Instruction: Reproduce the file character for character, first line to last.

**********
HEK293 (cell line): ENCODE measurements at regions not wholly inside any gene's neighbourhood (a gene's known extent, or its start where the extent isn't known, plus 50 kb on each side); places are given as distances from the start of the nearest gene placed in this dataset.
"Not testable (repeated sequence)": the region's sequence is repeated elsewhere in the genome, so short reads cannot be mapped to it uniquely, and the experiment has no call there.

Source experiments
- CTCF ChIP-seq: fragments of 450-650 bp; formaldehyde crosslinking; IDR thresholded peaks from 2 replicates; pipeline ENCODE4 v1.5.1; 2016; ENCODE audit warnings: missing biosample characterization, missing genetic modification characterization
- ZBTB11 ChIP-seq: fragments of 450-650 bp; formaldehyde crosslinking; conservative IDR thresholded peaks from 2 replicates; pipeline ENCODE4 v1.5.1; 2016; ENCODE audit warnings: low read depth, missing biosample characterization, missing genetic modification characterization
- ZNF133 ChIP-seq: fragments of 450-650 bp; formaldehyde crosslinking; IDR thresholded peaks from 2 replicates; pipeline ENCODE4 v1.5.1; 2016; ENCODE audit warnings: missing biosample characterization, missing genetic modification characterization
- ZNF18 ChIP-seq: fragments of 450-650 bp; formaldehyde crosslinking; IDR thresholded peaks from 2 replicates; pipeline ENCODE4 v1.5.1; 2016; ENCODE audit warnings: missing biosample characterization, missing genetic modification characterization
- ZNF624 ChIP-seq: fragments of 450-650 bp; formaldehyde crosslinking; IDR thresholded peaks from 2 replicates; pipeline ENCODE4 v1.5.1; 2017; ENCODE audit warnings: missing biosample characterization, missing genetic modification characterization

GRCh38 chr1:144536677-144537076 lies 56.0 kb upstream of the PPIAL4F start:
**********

HEK293 (cell line): ENCODE measurements at regions not wholly inside any gene's neighbourhood (a gene's known extent, or its start where the extent isn't known, plus 50 kb on each side); places are given as distances from the start of the nearest gene placed in this dataset.
"Not testable (repeated sequence)": the region's sequence is repeated elsewhere in the genome, so short reads cannot be mapped to it uniquely, and the experiment has no call there.

Source experiments
- CTCF ChIP-seq: fragments of 450-650 bp; formaldehyde crosslinking; IDR thresholded peaks from 2 replicates; pipeline ENCODE4 v1.5.1; 2016; ENCODE audit warnings: missing biosample characterization, missing genetic modification characterization
- ZBTB11 ChIP-seq: fragments of 450-650 bp; formaldehyde crosslinking; conservative IDR thresholded peaks from 2 replicates; pipeline ENCODE4 v1.5.1; 2016; ENCODE audit warnings: low read depth, missing biosample characterization, missing genetic modification characterization
- ZNF133 ChIP-seq: fragments of 450-650 bp; formaldehyde crosslinking; IDR thresholded peaks from 2 replicates; pipeline ENCODE4 v1.5.1; 2016; ENCODE audit warnings: missing biosample characterization, missing genetic modification characterization
- ZNF18 ChIP-seq: fragments of 450-650 bp; formaldehyde crosslinking; IDR thresholded peaks from 2 replicates; pipeline ENCODE4 v1.5.1; 2016; ENCODE audit warnings: missing biosample characterization, missing genetic modification characterization
- ZNF624 ChIP-seq: fragments of 450-650 bp; formaldehyde crosslinking; IDR thresholded peaks from 2 replicates; pipeline ENCODE4 v1.5.1; 2017; ENCODE audit warnings: missing biosample characterization, missing genetic modification characterization

GRCh38 chr1:144536677-144537076 lies 56.0 kb upstream of the PPIAL4F start: